Canine Stem Cell Transplants

Amy J. Wolff, DVM
from: November 2009 e-Newsletter

Stem cells transplants are now available as part of the therapeutic management for many canine diseases. First utilized in horses to treat joint injuries, the success of the treatment has now been expanded to include small animal companion patients. The need for stem cell therapy came from the theory that although there were treatments available to address the issues of pain and inflammation, but not the core issue of regenerating damaged tissues and thus achieve true healing.

In dogs the most common use of stem cell therapy has been for orthopedic conditions, and tendon and ligament injuries, but studies indicate that there are promising results in treating some medical conditions as well.

Stem cells are “blank slates”, cells that have the ability to differentiate into different types of tissue. They have the capability of becoming ligaments, tendons, muscle and nerve.
Stem cells are harvested by collecting fat tissue from the patient. The pet is anesthetized and under condition of strict sterility, a tablespoon or two of fat cells are collected and packaged for laboratory processing. The stem cells are harvested and concentrated, and shipped back to the clinic, often as soon as 48 hours later. The stem cells are then injected into the affected area. The stem cells can only be used in the donor patient, but a portion of them can be ‘banked’ should future treatments be required.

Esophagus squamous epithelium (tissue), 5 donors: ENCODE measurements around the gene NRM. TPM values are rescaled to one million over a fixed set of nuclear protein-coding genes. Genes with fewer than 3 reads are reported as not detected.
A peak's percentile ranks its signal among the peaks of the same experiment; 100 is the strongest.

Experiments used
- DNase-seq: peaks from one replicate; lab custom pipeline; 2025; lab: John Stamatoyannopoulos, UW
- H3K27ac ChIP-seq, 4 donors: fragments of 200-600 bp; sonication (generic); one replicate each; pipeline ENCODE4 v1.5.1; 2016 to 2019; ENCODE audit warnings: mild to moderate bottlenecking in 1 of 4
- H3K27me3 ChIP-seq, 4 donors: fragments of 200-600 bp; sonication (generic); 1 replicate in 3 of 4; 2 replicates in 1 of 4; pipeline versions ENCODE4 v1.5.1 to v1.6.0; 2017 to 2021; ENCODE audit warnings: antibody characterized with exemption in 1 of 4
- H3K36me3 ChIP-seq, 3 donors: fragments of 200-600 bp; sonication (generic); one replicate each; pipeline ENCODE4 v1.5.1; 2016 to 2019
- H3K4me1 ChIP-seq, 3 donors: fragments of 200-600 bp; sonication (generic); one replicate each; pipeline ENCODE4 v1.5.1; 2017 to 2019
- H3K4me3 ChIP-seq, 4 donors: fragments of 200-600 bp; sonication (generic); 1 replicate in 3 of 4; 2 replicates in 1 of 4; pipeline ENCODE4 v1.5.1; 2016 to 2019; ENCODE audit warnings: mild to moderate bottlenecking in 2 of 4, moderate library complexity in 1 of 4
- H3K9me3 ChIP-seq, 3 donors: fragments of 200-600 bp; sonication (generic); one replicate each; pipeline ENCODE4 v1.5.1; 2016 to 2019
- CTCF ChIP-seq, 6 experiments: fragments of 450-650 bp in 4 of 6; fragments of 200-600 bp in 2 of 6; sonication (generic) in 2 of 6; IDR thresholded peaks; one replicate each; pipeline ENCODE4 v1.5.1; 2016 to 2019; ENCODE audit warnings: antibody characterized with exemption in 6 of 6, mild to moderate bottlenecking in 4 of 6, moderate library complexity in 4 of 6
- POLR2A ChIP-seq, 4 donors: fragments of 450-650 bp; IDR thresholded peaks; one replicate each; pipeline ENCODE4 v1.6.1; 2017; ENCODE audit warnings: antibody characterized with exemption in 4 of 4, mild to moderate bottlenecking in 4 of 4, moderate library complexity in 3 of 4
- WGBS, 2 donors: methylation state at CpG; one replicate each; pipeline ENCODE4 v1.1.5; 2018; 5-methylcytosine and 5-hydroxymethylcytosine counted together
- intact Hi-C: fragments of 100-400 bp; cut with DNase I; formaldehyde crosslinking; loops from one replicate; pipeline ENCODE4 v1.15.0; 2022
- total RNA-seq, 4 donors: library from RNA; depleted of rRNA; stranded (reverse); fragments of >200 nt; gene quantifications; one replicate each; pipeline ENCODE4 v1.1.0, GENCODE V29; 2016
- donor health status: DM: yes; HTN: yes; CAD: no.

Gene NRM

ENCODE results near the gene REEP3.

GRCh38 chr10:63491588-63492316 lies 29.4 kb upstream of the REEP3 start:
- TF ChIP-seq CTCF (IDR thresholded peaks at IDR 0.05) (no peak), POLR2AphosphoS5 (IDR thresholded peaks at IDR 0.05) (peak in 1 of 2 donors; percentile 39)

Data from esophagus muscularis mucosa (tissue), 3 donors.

Response to stem cell therapy can vary among patients. Many pets feel relief for several months; others have experienced relief up to a year.

Candidates for stem cell transplant include patients that cannot tolerate the chronic administration of pain medication or anti-inflammatories, older animals unable to undergo the stress or risk of surgery, or have multiple joints affected.

Your veterinarian needs special training from the company that offers stem cell therapy. The company that receives and concentrates the stem cell samples is VET-STEM. They offer a course to familiarize the doctor with the procedure. For interested clients, there is an information sheet they can download from their website so the discussion of stem cell transplant can be opened with practitioners that are unfamiliar with the process.

Cost and effectiveness vary on a case by case basis. As with any approach in medicine, results are not guaranteed. Visit Vet Stem on the web at www.vetstem.com